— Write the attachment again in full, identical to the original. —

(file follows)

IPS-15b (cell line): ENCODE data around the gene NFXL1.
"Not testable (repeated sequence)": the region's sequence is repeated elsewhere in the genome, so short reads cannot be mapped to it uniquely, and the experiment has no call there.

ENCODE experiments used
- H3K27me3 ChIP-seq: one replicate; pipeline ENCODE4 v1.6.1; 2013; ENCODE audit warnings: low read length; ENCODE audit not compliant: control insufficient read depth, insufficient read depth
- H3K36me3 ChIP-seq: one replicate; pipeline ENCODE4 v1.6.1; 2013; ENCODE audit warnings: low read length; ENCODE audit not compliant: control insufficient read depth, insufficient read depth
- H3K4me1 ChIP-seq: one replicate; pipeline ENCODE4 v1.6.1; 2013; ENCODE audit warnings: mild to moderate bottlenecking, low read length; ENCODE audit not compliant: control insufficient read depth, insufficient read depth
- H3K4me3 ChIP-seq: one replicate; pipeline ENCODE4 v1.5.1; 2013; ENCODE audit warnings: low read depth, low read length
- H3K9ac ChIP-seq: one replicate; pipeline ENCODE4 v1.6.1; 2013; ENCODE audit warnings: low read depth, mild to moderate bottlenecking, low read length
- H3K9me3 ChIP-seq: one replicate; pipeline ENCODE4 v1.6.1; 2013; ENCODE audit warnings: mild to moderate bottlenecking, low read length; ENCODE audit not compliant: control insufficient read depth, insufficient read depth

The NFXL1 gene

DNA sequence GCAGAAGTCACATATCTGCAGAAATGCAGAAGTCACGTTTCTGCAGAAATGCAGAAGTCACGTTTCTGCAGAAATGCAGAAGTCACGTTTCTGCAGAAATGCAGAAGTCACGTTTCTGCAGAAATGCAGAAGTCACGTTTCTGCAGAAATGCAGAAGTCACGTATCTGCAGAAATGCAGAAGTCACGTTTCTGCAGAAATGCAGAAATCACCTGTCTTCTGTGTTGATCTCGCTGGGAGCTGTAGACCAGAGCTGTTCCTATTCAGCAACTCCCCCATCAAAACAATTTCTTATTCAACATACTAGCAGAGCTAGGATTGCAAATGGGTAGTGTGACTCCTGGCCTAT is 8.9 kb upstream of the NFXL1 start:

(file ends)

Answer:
IPS-15b (cell line): ENCODE data around the gene NFXL1.
"Not testable (repeated sequence)": the region's sequence is repeated elsewhere in the genome, so short reads cannot be mapped to it uniquely, and the experiment has no call there.

ENCODE experiments used
- H3K27me3 ChIP-seq: one replicate; pipeline ENCODE4 v1.6.1; 2013; ENCODE audit warnings: low read length; ENCODE audit not compliant: control insufficient read depth, insufficient read depth
- H3K36me3 ChIP-seq: one replicate; pipeline ENCODE4 v1.6.1; 2013; ENCODE audit warnings: low read length; ENCODE audit not compliant: control insufficient read depth, insufficient read depth
- H3K4me1 ChIP-seq: one replicate; pipeline ENCODE4 v1.6.1; 2013; ENCODE audit warnings: mild to moderate bottlenecking, low read length; ENCODE audit not compliant: control insufficient read depth, insufficient read depth
- H3K4me3 ChIP-seq: one replicate; pipeline ENCODE4 v1.5.1; 2013; ENCODE audit warnings: low read depth, low read length
- H3K9ac ChIP-seq: one replicate; pipeline ENCODE4 v1.6.1; 2013; ENCODE audit warnings: low read depth, mild to moderate bottlenecking, low read length
- H3K9me3 ChIP-seq: one replicate; pipeline ENCODE4 v1.6.1; 2013; ENCODE audit warnings: mild to moderate bottlenecking, low read length; ENCODE audit not compliant: control insufficient read depth, insufficient read depth

The NFXL1 gene

DNA sequence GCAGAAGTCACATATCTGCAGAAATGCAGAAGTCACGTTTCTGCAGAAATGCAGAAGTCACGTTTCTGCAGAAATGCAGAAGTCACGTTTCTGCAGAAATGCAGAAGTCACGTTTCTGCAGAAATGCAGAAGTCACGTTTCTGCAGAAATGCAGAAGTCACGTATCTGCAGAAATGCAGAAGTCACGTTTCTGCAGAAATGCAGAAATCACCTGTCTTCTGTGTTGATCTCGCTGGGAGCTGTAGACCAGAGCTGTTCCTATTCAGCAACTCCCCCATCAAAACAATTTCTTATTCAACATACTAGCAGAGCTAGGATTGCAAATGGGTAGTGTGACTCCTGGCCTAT is 8.9 kb upstream of the NFXL1 start: